I waited and watched at the intersection. The fight continued and no one joined the one man audience. Nor did anyone come forward to intercede. Perhaps I was the only one seeing this? That was the sudden conclusion my pea-brain mustered. As the light abruptly turned green, I slowly drove forward and thought, "We need more of this type of thing in Joshua Tree! Mike's Liquor's  new marketing slogan: Two Men Enter ... One Man Leaves!"

I knew it could only be a bad omen for the evening to come. When I arrived home I found other people engaged in heavy drinking and loud talk out on my front porch. One was a quite stunning female with a low cut blouse. She was a liquor rep from the Sky vodka company. As I loosened my tie I knew the night would end bad. It would just be a matter of what extreme we would take it to. Multiple bottles of vodka in all flavors, shapes, and sizes poured. There was beer and rough men courassing and, in the mists of all this, I made a phone call to a certain individual about a certain particular sensitive matter that we will not approach at this juncture in time. Needless to say, it put me in a mood of distress, and "fuck all." Confronted with a constant stream of loss and dreams unrealized any young man's spirits can be crushed under a cavalcade of bitter regret. Especially when you stare into the void and discover that all the blame lies squarely on your shoulders.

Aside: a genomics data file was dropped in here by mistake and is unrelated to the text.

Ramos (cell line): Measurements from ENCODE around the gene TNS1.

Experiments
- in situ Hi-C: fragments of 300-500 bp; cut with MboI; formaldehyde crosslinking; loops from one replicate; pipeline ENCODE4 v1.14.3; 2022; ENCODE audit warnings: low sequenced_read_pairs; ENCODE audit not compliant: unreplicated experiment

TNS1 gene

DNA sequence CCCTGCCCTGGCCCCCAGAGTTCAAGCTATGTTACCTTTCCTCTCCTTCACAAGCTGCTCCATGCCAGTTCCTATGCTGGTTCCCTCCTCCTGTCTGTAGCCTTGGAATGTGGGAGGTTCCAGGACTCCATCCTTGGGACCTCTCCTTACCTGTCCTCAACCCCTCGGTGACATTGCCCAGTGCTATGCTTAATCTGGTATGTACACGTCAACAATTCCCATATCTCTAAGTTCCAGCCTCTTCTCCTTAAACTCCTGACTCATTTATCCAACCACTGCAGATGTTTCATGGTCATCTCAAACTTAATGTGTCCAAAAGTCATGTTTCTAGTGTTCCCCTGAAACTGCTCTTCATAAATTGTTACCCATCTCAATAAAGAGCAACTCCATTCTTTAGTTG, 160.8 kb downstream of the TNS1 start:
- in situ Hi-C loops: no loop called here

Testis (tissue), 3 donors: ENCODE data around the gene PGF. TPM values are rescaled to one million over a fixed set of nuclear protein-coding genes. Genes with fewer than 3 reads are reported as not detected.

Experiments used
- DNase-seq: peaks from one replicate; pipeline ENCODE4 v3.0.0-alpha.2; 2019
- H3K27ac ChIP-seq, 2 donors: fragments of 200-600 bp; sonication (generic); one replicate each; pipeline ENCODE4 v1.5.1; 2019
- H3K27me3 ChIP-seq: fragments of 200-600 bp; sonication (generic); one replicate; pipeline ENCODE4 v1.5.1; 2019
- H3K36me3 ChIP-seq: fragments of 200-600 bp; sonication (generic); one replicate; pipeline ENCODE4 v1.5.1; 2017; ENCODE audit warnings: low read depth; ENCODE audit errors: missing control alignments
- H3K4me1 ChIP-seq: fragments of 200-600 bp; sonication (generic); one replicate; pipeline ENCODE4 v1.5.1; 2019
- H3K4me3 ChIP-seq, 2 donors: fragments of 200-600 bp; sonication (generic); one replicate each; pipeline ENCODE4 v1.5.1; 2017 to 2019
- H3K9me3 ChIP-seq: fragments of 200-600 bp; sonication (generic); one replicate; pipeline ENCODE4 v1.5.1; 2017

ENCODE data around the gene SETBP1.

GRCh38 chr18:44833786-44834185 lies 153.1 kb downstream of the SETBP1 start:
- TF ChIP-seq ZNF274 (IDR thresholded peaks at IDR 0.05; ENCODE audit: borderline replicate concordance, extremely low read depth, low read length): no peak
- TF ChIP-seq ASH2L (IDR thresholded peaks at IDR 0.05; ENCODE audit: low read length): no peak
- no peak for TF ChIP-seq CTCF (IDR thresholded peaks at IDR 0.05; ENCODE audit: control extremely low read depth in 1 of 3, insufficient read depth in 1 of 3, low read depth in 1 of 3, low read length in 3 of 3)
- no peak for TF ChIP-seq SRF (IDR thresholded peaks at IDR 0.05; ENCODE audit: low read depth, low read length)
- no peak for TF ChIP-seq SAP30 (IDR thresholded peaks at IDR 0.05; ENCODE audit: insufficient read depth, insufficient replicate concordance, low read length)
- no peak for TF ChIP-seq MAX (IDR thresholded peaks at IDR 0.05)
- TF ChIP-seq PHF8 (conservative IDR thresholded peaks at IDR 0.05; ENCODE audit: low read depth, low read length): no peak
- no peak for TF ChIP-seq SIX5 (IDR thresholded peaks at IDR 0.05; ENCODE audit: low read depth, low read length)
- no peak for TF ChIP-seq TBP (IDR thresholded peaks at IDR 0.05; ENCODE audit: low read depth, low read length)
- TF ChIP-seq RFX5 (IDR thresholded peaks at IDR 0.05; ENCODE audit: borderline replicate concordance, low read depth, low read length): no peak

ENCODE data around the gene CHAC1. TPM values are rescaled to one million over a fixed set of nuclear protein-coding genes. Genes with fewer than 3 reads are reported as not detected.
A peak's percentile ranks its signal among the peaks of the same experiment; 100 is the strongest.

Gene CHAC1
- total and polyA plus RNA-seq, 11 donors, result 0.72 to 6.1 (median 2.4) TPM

As we approached the ten o'clock hour things went completely sideways. The sense that my life was a complete wash became all to glowingly apparent. I concluded that the night would not end without the complete destruction of my physical and mental being. I made some calls ...

The details of the fact and fiction that follow are of no relevance. I concluded to take it all the way. However, by 10 a.m the next morning I was back in bed wondering where it all went wrong. The worst thing about the hangovers and heartaches that ensued was just the fact that I had to endure them. I concluded that if your bent on personal damage and self-destruction, make sure by the end of the night you disappear into a puff of green smoke ... never to appear again.